Berlin schools ‘racially segregating’ children

Several primary and secondary schools in Berlin are segregating migrant children into classes with “vastly inferior education,” to attract “ethnic Germans,” an NGO has told a United Nations Human Rights session in Geneva.

The report, drawn up by the international NGO Open Society Justice Initiative (OSJI), noted that children of immigrants are being segregated from native-born German pupils on the putative grounds that their German language skills are inadequate for regular classes.

“In fact, although they speak German as a second language (in most cases), their language skills generally are adequate for regular classes, but serve as a proxy for discrimination on the basis of ethnicity or other suspect criteria,” the OSJI reported.

“The discriminatory practices stigmatise migrant students, undermine their potential to integrate and participate fully in German society, and violate Germany’s obligations to prohibit discrimination,” the report concluded.

Serdar Yazar, of the Berlin Brandenburg Turkish association (TBB), which helped gather data and parents’ testimonies for the report, was unsurprised by its conclusions, but said that active segregation was a new development.

“This is a new tendency,” he told The Local. “We’ve had a lot of negative references for children of immigrant background who want to go to other schools, but in the last two or three years we’ve had more and more cases of separated classes.”

He cites one particularly well-known case of a primary school in the Kreuzberg district of Berlin.

“There was a parents’ initiative from German parents, who said, ‘We’re worried because our children won’t get a good education, and will have difficulties with the German language. We live in an area with a large number of children with immigrant background. So we have to find a system where there are so-called immigrant classes, and classes with native German speakers.’ And the school directors bowed to their wishes,” Yazar explained.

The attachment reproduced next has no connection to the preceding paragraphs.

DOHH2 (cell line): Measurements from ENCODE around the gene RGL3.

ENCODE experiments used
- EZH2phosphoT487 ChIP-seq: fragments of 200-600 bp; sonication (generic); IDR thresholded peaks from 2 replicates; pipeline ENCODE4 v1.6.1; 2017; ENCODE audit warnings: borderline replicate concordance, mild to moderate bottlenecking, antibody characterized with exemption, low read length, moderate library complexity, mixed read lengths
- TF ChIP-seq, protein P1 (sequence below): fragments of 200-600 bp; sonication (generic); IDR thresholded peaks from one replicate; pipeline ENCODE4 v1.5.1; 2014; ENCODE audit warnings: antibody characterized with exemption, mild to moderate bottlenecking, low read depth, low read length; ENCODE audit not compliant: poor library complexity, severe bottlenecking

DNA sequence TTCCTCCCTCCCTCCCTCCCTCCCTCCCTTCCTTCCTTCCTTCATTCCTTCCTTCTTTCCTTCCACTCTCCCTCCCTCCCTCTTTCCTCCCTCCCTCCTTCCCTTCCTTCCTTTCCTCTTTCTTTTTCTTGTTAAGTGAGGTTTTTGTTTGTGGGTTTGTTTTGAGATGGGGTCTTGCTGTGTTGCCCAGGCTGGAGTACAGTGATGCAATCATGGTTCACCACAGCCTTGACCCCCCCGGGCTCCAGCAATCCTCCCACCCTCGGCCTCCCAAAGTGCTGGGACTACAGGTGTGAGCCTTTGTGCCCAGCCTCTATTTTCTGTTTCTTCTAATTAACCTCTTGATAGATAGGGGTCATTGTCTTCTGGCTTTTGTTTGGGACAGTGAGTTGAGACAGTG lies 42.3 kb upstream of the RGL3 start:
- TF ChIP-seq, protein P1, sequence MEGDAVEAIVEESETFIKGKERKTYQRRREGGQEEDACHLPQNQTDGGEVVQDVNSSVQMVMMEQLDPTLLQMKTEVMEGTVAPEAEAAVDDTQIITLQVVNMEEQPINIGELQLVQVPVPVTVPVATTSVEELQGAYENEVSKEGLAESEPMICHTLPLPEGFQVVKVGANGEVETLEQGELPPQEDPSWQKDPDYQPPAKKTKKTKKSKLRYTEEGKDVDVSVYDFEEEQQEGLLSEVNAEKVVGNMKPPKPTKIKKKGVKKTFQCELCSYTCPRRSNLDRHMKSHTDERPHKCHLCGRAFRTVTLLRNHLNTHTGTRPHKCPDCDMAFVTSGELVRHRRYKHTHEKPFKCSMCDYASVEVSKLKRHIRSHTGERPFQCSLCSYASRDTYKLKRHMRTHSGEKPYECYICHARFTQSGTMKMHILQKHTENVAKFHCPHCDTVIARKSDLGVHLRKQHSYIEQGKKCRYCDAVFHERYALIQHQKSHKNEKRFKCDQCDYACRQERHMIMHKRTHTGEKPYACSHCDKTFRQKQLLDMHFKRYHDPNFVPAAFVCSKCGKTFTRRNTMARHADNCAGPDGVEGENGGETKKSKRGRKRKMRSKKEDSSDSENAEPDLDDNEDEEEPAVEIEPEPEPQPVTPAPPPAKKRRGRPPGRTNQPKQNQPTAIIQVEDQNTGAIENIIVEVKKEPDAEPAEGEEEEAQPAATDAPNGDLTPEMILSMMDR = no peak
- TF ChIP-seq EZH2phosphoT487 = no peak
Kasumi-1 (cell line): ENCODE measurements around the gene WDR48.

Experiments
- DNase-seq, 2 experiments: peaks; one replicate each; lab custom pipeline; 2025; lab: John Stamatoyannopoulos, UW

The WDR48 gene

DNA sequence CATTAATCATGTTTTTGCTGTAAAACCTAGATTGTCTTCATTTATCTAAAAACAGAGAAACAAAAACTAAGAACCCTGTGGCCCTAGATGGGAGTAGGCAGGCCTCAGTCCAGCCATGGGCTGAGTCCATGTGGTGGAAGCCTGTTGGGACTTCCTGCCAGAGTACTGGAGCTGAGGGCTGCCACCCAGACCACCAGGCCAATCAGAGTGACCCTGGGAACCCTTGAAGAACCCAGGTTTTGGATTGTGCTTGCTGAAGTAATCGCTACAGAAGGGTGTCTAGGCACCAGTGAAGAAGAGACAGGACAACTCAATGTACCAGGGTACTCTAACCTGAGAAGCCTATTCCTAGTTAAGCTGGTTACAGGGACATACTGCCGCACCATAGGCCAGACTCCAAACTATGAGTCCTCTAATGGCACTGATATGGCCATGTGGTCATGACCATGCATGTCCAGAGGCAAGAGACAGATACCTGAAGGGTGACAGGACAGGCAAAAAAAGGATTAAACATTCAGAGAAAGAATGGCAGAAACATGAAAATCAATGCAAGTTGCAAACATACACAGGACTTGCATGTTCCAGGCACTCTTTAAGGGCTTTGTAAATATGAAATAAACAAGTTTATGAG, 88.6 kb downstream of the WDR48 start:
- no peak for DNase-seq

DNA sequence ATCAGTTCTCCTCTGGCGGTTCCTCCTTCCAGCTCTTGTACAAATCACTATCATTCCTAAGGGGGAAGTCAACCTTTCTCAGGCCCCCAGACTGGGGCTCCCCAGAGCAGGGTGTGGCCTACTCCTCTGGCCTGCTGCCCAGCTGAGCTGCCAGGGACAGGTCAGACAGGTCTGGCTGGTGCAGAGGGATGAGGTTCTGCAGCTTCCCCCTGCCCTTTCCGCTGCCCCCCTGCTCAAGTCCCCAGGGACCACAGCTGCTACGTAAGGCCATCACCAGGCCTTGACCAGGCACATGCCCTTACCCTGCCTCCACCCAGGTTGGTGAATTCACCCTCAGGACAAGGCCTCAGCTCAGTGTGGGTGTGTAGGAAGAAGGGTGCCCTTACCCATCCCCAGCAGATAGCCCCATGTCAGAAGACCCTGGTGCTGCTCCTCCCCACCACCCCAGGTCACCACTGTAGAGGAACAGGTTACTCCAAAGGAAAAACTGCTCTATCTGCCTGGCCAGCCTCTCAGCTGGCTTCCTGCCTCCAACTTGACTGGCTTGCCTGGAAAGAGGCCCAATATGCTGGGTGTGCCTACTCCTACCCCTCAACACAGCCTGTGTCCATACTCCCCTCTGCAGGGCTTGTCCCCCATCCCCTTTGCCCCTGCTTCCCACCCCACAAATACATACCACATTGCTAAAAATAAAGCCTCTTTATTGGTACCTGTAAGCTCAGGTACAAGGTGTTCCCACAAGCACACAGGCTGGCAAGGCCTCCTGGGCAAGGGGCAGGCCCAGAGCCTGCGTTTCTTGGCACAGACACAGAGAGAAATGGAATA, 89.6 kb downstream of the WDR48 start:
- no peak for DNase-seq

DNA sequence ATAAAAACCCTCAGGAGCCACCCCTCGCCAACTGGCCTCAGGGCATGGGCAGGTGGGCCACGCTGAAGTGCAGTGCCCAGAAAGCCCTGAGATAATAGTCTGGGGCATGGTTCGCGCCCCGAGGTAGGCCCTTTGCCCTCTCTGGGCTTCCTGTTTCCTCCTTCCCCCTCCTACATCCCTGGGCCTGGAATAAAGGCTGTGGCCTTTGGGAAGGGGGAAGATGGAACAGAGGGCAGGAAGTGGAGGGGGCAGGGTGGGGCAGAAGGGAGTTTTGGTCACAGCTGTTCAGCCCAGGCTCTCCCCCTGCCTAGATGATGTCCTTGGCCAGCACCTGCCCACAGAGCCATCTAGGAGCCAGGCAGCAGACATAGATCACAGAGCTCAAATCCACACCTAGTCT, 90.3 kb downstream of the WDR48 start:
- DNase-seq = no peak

The NGO found that school directors were creating separate classes – “with preferential conditions, better teachers, and additional learning projects” – specifically to attract ethnic German parents.

The report added that school administrators were colluding with teachers to keep classes closed to children of immigrants, in order to “guarantee” elite groups to ethnic German parents.

The report also made clear that this segregation was helped by Germany’s three-tier education system, which funnels children into either a Gymnasium, Realschule, or Hauptschule straight after primary school.

This system was criticised by the UN two years ago as encouraging “de facto racial segregation.” “The system is still very non-transparent,” said Yazar.

“What we find is that children with immigrant background often don’t find a place in the popular, attractive schools, apparently because of lack of capacity. And a lot of people don’t believe that. There’s a very strongly-felt discrimination, and sometimes evidence for it appears.”

Yazar also thinks the problem is not just confined to Berlin. “I know cases from North Rhine-Westphalia, and I know a few cases from Hamburg too,” he said.

The NGO called on the German government to expand its discrimination laws to include public education, and on teaching authorities to provide additional support for children of immigrant backgrounds to ensure they are integrated into regular classes.